The Investment Scientist

Top Ten Reasons To Avoid Exchange Funds

Posted on: July 13, 2018

Tojas_eltort.jpgA few days ago, I was approached by an employee of Nvidia regarding his $5mm worth of NVDA stock. A Morgan Stanley broker had pitched him the idea of using exchange funds to diversify his holdings and he wanted my second opinion.

If you are an employee of any of those high flying tech companies like Amazon, Facebook, Google, Apple, Microsoft, Netflix, and etc., you are likely to have been pitched such an idea. Talk to me before you execute anything.

So what exactly are exchange funds? Exchange funds are unregistered private-placement limited partnerships or LLCs designed specially for investors with concentrated positions in highly appreciated stocks to help them diversify without triggering taxes.

How do they work? Investors transfer shares of their concentrated stocks to the fund in exchange for an equal value of units of the fund. These transfers are not taxable since they are considered partnership capital contributions under the tax law. There are a few caveats to the law though: investors have to stay in the fund for a minimum of seven years and the fund must invest 20% of its capital in illiquid assets.

What are the pros of exchange funds? They are a legitimate way to defer taxes and they are certainly more diversified than holding on to one concentrated stock.

What are the cons of exchange funds? Gosh, there are many – where do I start?

  1. They simply defer (not eliminate) your taxes. It’s like paying someone to kick your can down the road.
  2. They are not very diversified since they are formed by volunteer contributions of highly appreciated stocks.
  3. They are expensive to participate in. There is typically a 1% to 2% front load, and ongoing expenses of 1% a year.
  4. You can’t take your money out for seven years.
  5. These funds are unregistered private placement investment vehicles outside of SEC oversight. You have no idea what’s going on within them and whether any of their reporting is true. This is called asymmetric information risk by the way. The parties who have more information ( fund originators and managers) are prone to take advantage of the parties who have less information (fund investors.)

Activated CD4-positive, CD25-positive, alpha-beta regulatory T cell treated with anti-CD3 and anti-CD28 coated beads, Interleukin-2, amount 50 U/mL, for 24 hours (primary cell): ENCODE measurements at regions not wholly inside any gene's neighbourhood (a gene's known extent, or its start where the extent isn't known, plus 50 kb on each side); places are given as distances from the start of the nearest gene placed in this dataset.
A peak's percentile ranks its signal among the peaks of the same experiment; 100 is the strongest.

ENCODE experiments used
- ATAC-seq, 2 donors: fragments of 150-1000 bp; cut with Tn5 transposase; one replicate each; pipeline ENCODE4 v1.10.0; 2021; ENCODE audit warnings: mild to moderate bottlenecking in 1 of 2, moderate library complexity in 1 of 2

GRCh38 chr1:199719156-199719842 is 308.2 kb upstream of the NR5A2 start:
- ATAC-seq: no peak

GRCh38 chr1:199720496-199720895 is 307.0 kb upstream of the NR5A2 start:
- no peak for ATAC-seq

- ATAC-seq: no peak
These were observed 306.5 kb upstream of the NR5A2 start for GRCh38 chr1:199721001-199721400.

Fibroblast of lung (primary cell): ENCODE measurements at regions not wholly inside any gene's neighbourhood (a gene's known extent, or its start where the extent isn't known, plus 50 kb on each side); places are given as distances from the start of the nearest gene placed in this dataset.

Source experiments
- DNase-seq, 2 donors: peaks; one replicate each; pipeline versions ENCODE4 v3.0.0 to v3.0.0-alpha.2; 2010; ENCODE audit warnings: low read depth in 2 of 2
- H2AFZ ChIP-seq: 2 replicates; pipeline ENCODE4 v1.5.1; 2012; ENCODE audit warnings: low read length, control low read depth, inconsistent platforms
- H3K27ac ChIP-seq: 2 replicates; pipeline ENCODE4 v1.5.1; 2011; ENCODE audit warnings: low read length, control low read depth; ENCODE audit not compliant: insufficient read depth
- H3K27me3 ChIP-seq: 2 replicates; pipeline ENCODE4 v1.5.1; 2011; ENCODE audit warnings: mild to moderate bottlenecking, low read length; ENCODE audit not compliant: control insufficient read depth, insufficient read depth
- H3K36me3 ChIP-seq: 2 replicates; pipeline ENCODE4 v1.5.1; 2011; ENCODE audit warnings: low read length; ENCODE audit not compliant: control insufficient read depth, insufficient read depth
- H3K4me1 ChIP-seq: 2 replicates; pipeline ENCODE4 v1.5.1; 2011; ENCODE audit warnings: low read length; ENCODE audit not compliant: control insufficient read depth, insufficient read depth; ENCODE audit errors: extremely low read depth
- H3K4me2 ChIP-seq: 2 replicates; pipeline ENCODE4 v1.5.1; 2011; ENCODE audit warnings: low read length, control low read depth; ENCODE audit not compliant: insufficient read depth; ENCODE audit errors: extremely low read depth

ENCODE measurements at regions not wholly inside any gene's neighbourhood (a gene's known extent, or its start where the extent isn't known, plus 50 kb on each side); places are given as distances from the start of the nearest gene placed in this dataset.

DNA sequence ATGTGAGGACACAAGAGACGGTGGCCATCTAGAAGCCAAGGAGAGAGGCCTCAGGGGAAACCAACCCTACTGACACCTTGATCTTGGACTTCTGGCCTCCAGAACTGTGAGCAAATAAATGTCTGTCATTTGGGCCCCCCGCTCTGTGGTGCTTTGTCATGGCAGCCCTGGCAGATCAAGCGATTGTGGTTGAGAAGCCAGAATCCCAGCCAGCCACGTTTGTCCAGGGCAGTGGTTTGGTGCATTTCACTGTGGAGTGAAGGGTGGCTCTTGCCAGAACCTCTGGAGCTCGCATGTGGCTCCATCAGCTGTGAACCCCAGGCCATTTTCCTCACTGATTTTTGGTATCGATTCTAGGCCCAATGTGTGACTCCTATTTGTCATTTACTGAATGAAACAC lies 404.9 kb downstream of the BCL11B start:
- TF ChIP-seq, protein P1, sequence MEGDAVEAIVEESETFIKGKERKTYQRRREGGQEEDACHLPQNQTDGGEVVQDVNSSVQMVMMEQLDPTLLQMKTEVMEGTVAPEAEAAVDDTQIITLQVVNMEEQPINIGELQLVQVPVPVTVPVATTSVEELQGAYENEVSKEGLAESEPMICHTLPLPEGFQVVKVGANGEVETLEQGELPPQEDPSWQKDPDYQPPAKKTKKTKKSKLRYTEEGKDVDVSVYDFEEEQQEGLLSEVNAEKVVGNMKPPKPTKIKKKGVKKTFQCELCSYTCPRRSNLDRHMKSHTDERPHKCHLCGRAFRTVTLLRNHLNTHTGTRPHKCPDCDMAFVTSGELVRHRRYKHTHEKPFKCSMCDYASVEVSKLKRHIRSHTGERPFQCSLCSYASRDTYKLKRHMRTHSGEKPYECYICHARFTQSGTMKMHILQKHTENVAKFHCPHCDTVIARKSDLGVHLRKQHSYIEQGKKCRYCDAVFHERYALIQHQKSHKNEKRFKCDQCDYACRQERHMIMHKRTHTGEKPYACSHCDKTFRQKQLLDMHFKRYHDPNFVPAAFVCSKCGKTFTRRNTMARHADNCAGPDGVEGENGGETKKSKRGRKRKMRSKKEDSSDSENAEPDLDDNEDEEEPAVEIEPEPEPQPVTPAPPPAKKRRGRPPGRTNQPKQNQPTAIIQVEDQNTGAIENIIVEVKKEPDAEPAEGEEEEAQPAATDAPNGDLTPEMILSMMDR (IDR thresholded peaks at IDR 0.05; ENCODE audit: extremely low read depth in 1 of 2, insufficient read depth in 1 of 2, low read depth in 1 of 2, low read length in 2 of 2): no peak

6. There is the 20% illiquid asset requirement, and you have no control if the managers play with it to benefit themselves. This is called agency risk (or moral hazard.) The parties who are in control are prone to take advantage of the parties who are not.
  7. You never know what you’ll get when you redeem the fund, since instead of money, the fund will give you shares of stocks in the fund as well as the illiquid assets that collectively have the same basis as the stocks you originally transferred.
  8. The fund is a record-keeping hell. The convenient thing about being unregistered and unregulated is that if the fund managers mess up, they don’t have to tell you so you can remain  blissfully unaware.
  9. You have to pay taxes too when the managers sell other people’s highly appreciated stocks in the fund.
  10. It’s a tax filing hell for you because after redemption you will end up with a bunch of unfamiliar stocks and illiquid assets with unknown basis (since you did not buy them yourself.)

I shared the above ten cons with the Nvidia employee and he was very glad since the broker did not tell him any of these. That’s the one last point I want to make. 99% of financial “advisers” in this country are brokers who are not legally required to put your interests first. Their job is to make transactions happen so they can collect fees and commissions from both sides. No matter what idea you’ve been pitched by a broker or an insurance agent, get a second opinion from a fiduciary like myself.

(Feel free to share if you find it insightful.)

Schedule a 2nd opinion financial review, buy my wealth mgmt bookon Amazon.

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Michael Zhuang is principal of MZ Capital, a fee-only independent advisory firm based in Washington, DC.


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